"Choose you this day whom ye will serve ... but as for me and my house, we will serve the Lord." This scripture from the prophet Joshua in the Old Testament is a part of my history. It was repeated in my childhood, hung on my fridge and was a part of a sign that later hung on the wall. What does it mean?
When you are a normal 14-year-old girl, you are just beginning to crave freedom. Young men are beginning to be interested in you and they are fascinating. Suddenly, the world becomes a minefield of dangerous choices, each one could change your life forever.
I remember 14, I was invited to ride home from work, late at night, with a few friends, including the cutest boy I had ever known. I had a crush on him and thought in my young heart that I was in love. We climbed into the car and began the 20 minute drive home in the dark. My friend suggested that we stop on the way home and park. I was so young, I didn't really understand all the implications, but knew my father wouldn't approve. I tried to talk them out of stopping. We hadn't been there long before I was invited to break some more serious rules. Tearfully, even though I knew I would never see him again and thought my heart might break, I insisted loudly and firmly I be taken home.
Why did I, at 14, choose to go home? I chose to go home because deeply engrained in my heart were the teachings of my parents. Those teachings included deep religious beliefs that at the time felt like chains and limitations.
Bonnie L. Oscarson, a teacher of religion said, "Young friends, we live in perilous times, and the decisions which you are called upon to make daily, or even hourly, have eternal consequences. The decisions you make in your daily life will determine what happens to you later. If you do not yet have a firmly rooted testimony ... now is the time to do what it takes to gain that conviction. To delay making the effort required to earn that kind of conviction can be dangerous to your soul ...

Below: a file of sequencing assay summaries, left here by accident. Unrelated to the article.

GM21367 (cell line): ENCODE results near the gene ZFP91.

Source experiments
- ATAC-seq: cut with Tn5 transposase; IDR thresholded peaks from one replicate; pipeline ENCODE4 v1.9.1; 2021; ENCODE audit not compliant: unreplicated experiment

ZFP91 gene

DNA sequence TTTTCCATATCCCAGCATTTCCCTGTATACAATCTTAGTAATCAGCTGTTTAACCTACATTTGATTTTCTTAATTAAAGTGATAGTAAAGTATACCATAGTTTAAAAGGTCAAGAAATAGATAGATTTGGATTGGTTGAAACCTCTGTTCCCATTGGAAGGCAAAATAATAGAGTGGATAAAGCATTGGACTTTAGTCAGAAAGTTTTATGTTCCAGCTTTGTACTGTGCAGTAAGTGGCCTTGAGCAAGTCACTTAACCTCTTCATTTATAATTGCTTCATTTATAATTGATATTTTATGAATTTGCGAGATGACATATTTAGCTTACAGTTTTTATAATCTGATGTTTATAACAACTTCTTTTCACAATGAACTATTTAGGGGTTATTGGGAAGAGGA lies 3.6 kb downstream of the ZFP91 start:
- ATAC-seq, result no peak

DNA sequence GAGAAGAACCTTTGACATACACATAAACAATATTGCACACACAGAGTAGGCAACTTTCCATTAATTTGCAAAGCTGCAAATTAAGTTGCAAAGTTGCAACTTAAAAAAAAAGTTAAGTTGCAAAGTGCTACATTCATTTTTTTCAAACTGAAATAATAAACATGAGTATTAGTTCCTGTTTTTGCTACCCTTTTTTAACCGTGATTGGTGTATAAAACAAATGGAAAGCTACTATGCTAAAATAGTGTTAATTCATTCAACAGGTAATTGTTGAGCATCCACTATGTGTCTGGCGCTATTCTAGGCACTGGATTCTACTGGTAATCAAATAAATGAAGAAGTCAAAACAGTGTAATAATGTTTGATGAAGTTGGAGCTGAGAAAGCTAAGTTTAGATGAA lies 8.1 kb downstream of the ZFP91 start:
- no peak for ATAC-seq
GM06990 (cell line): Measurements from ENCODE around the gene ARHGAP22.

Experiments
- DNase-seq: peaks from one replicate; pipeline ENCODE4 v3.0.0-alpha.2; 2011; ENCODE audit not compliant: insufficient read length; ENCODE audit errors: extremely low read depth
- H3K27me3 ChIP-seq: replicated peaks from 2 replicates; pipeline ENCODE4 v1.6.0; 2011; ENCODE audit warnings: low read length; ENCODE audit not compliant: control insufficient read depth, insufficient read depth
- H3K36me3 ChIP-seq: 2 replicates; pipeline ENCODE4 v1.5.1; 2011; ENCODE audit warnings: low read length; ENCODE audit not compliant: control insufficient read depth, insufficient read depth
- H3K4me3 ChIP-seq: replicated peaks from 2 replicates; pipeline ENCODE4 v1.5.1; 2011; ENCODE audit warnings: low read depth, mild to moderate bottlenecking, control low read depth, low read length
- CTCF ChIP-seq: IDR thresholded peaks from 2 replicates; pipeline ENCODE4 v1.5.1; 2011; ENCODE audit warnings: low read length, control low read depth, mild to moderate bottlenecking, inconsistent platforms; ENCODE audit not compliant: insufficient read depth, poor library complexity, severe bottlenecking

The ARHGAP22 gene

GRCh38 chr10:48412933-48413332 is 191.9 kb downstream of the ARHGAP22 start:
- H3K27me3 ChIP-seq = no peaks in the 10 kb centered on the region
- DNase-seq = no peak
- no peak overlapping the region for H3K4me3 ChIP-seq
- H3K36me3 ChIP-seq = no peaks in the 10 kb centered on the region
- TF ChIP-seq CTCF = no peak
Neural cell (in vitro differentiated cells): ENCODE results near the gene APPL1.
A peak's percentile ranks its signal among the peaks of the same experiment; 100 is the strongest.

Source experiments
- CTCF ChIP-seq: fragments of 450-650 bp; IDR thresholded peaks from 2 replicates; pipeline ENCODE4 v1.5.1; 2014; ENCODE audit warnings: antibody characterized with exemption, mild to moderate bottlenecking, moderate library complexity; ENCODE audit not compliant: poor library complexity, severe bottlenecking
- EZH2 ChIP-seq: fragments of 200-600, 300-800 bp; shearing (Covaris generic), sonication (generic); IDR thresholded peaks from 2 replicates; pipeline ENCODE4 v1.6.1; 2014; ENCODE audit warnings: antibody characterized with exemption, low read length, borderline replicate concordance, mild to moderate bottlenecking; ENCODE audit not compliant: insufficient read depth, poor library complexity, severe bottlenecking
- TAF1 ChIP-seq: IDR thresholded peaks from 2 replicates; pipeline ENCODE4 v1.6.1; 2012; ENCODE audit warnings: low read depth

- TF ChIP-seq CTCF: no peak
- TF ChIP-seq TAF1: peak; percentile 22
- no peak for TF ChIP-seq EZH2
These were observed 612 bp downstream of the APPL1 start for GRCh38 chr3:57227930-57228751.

... True conversion (to the gospel of Christ) is more than merely having a knowledge of gospel principles and implies even more than just having a testimony of those principles. It is possible to have a testimony of the gospel without living it. Being truly converted means we are acting upon what we believe and allowing it to create "a mighty change in us, or in our hearts."3
How can we create a safe harbor for our family? Can we teach our children about consequences? Here are some thoughts to help.
Keep it together
At least once a week take a day or an evening and spend it together as a family. Disconnect from the world, the Internet, your phone and connect with your family. Play games, learn new things, have a yummy treat. Whatever you decide to do, do it together.
Give them a minute
Once a month, spend time with each child individually. Ask them every question you have, listen intently to their answers. Let them open up and even lodge a complaint they may have. Make it a positive experience you both look forward to.
We all make mistakes, allow your children to witness yours, let them watch you own the consequences. Show them true repentance. This will help them feel safe enough to come to you when they make a mistake so you can guide them through the consequences. Avoid saving them from themselves, teach them and let them have their agency.
Defend the fort
Your home is your haven, defend it with everything you have. Don't allow media, magazines, substances or even people into your home that detract from God's spirit. Create an environment that is so strong strangers comment on the peace in your home.
Encourage the masses
. Encourage your children to bring their friends to your home. Give them space to be themselves, but keep a watchful eye on them. Keep your rules firm, but allow them freedom to have fun. If they are in your home, you won't wonder what they do or talk about.
Continue to show your children the blessings that come from obedience, no matter how small the choice. Defend your family with your good choices.
Oscarson also said, "We become converted by doing his will and gaining a testimony after action ... living a principle helps us become converted to that principle."
Oscarson related her own experience as a teen in the 1960s. She was surrounded by drug use and immorality. She was taught not to use drugs and to treat her body with respect. She made the decision to avoid situations where alcohol or other harmful substances were. She rarely dated. Many of her peers later suffered permanent damage and serious addictions. She gained a testimony of the wisdom of caring for her body and not using harmful substances, by doing just that.
Teaching our children how day-to-day decisions, no matter how small, can affect their spiritual well-being will bring them great happiness. When they continue to make good decisions they build a relationship with God, and become sensitive to his guidance. When they make poor choices on a regular basis, their small decisions lead them to larger and larger consequences.